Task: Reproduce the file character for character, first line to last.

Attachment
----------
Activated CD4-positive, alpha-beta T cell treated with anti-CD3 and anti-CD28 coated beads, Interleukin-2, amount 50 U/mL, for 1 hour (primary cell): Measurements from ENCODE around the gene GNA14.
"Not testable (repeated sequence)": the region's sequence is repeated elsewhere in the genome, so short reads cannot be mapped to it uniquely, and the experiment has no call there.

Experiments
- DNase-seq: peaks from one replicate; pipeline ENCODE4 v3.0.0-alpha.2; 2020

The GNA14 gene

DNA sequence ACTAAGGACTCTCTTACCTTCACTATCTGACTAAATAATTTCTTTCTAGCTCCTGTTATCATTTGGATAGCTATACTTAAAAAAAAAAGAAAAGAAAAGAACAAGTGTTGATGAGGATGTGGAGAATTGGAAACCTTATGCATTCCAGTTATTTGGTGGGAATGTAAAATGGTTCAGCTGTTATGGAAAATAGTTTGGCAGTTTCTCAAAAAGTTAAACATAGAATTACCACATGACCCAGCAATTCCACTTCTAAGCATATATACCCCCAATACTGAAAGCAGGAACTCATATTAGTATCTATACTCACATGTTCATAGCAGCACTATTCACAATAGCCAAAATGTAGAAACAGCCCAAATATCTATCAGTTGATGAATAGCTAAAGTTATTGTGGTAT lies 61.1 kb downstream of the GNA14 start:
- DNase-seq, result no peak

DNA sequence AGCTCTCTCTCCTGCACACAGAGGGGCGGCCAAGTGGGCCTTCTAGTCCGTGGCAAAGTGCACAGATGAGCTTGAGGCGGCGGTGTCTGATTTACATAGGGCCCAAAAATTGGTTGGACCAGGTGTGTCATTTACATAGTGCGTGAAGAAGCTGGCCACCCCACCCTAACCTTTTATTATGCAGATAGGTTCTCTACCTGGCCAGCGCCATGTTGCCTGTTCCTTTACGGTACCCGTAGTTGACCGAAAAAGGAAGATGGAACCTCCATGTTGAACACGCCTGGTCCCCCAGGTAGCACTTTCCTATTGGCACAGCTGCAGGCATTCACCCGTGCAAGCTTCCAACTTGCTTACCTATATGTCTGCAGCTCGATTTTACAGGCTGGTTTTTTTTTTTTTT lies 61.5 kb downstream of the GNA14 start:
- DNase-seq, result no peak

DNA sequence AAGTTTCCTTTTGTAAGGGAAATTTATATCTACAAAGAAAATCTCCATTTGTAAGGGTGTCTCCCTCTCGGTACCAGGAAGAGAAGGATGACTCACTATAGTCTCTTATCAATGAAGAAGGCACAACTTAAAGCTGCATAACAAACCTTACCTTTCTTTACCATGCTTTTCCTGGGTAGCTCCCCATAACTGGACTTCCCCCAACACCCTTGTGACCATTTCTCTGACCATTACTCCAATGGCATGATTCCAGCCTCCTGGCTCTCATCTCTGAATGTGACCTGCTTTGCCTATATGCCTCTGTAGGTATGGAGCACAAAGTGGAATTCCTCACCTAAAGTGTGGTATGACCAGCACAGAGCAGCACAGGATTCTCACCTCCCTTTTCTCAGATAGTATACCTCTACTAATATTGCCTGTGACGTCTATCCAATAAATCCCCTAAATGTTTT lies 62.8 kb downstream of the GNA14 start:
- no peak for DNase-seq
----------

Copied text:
Activated CD4-positive, alpha-beta T cell treated with anti-CD3 and anti-CD28 coated beads, Interleukin-2, amount 50 U/mL, for 1 hour (primary cell): Measurements from ENCODE around the gene GNA14.
"Not testable (repeated sequence)": the region's sequence is repeated elsewhere in the genome, so short reads cannot be mapped to it uniquely, and the experiment has no call there.

Experiments
- DNase-seq: peaks from one replicate; pipeline ENCODE4 v3.0.0-alpha.2; 2020

The GNA14 gene

DNA sequence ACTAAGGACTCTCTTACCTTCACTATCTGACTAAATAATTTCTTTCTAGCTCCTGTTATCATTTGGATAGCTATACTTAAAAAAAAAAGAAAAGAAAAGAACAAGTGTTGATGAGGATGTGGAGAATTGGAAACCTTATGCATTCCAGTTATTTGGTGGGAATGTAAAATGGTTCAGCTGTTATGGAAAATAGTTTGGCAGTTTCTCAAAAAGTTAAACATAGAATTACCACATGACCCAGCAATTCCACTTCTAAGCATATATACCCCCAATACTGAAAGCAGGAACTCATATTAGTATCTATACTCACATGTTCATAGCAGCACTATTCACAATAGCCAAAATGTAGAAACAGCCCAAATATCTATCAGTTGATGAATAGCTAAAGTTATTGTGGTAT lies 61.1 kb downstream of the GNA14 start:
- DNase-seq, result no peak

DNA sequence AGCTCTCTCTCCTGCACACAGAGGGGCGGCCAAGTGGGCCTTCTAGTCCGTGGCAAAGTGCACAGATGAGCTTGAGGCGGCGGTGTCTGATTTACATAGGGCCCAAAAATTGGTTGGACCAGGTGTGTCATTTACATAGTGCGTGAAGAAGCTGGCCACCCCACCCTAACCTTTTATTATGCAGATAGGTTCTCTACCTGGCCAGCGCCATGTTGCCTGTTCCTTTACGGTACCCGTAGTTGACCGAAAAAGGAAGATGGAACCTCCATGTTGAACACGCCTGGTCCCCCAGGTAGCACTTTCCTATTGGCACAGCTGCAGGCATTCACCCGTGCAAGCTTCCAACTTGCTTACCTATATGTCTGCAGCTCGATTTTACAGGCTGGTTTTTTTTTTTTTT lies 61.5 kb downstream of the GNA14 start:
- DNase-seq, result no peak

DNA sequence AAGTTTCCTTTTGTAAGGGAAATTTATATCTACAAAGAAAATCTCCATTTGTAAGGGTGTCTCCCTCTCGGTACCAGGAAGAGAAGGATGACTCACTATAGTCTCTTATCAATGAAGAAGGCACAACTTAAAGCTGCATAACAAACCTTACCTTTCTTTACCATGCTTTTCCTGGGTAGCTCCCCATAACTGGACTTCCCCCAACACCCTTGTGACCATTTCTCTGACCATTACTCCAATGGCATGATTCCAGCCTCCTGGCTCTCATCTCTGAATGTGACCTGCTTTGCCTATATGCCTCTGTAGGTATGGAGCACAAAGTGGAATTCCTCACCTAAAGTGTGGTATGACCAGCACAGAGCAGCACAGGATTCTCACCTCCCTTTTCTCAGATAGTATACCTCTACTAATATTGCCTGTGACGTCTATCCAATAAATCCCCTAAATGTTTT lies 62.8 kb downstream of the GNA14 start:
- no peak for DNase-seq